Of late, the Forward seems to be on an ongoing quest to find new ways to surpass previous lows.
A negative narrative that's rapidly gaining currency in the media is about a broadening rift between Israeli and American Jews caused by an Orthodox rabbinate in Israel intolerant of other Jewish denominations. So popular is this theme that it is sometimes imposed upon news events as context, even when the evidence suggests otherwise.
Just as the claim that the IDF commits atrocities is an attempt to limit the ability of Jews to defend themselves physically, the claims that groups that defend Israel or fight antisemitism are somehow shady, engaging in immoral tactics, is an attempt to limit the Jews' ability to defend themselves rhetorically.
Updated: For the second time in four months, CAMERA intercedes and The New York Times deletes a blatantly antisemitic comment which appeared as a "Times Pick." Last week, a comment about "super-rich individuals of Jewish descent who buy our politicians" received the coveted Times designation.
There is a disturbing trend within certain Jewish journalistic circles to conform to the extreme, “progressive” zeitgeist in which religious values, Jewish leaders and most of all, the Jewish state and its supporters are consistently condemned. And nowhere is this trend as pronounced as at The Forward under the helm of editor‑in‑chief Jane Eisner.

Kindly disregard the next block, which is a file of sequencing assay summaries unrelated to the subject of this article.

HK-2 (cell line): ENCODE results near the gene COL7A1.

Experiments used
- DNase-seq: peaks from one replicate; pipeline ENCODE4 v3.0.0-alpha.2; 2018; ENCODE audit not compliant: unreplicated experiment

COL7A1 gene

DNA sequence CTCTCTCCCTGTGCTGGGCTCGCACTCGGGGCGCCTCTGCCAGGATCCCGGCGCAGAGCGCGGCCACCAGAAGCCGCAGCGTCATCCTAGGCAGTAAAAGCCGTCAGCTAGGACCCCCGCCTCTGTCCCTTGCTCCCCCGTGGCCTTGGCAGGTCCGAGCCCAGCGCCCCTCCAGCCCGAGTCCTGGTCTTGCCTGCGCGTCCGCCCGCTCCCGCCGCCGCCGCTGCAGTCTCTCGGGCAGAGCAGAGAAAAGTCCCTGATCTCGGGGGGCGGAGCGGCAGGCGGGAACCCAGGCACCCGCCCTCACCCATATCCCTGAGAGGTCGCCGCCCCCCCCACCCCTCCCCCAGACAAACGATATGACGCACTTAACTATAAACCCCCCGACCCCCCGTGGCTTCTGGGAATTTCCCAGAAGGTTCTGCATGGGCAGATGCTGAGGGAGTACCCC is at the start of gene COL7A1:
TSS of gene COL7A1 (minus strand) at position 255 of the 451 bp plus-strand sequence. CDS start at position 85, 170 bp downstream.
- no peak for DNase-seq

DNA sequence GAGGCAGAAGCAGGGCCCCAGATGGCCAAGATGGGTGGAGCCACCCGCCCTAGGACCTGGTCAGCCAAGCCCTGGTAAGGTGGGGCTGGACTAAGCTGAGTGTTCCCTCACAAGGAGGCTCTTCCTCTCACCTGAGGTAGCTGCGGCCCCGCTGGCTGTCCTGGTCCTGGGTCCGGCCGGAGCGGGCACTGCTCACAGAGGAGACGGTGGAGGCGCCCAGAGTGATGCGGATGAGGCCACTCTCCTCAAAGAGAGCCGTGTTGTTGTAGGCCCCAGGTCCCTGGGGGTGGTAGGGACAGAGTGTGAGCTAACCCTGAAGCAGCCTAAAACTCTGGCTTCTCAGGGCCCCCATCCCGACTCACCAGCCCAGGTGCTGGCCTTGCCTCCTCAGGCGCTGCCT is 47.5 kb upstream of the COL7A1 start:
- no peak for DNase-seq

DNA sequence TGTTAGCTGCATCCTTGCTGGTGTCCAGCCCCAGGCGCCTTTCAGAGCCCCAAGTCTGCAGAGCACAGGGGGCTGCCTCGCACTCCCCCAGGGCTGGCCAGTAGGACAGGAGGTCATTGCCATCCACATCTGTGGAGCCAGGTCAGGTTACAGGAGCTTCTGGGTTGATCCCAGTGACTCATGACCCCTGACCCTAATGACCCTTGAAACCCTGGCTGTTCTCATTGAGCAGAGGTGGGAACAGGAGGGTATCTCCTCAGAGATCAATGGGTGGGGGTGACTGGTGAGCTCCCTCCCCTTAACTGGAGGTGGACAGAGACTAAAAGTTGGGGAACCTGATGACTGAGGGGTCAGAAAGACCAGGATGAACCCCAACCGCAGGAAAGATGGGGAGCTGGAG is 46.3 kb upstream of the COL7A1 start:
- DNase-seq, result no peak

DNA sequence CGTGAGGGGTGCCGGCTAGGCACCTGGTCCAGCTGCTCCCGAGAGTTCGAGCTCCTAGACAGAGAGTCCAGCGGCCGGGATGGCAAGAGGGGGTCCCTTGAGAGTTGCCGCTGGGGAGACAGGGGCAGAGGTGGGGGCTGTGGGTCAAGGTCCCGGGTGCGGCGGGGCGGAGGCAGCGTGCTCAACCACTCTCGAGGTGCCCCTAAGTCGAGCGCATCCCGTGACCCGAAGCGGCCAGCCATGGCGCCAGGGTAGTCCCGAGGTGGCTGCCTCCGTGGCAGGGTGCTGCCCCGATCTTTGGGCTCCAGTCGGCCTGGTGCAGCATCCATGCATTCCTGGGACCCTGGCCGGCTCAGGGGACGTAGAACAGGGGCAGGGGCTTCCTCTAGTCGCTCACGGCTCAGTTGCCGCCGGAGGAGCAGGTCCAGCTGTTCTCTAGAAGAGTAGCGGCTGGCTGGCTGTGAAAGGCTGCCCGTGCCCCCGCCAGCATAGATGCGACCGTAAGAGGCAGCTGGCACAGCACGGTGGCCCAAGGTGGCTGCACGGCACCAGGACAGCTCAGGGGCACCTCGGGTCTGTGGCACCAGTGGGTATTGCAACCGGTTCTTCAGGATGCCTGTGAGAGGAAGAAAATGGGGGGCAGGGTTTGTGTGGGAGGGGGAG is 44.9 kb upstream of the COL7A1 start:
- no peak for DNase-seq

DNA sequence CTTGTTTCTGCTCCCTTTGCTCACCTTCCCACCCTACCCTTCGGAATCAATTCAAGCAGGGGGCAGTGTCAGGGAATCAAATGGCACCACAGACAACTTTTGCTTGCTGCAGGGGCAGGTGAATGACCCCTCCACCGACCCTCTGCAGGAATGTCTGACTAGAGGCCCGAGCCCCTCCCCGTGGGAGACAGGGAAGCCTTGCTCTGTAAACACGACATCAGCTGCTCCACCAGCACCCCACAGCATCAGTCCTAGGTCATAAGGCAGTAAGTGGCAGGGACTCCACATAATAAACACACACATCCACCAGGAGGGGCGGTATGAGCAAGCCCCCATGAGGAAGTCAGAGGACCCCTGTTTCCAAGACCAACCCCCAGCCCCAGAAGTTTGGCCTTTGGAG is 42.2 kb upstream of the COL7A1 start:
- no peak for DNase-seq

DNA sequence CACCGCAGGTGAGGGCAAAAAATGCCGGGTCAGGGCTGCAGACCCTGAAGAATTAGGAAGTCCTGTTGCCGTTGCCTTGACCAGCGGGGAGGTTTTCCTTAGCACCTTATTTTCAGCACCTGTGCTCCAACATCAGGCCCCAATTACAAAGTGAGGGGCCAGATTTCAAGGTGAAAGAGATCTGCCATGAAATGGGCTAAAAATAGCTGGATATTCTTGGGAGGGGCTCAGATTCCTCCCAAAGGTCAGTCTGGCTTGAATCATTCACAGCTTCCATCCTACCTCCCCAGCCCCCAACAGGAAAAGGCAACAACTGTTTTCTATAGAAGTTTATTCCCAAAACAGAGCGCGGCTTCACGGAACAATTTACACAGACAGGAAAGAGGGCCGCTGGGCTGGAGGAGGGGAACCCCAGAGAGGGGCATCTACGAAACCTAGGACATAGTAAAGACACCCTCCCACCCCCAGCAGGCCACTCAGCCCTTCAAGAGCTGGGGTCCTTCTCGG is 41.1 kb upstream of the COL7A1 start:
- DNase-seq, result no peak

Following a series of Palestinian attacks over the weekend, CAMERA today prompted corrections of two headlines, in The Forward and in Voice of America, which depicted reported Palestinian assailants as victims.
Forward columnist Mairav Zonszein insists the New York Times owes readers an explanation for disappearing scare quotes. But it is her own account of the story that is in need of redress.
The Forward published a Reuters story about a Palestinian attack, but changed the headline so that it no longer looked to be a Palestinian attack, but rather an attack against Palestinians. Why?
As terror attacks continue to shake Israel, journalists and headline writers seem to be doing their best to obscure the reality of the Palestinian stabbings, and even to cast attackers as victims of arbitrary Israeli violence.
The title and framing of an opinion piece in The Forward might convince some that in Israel's security establishment there is a consensus about the Iran agreement being a "good" deal. A closer look is in order.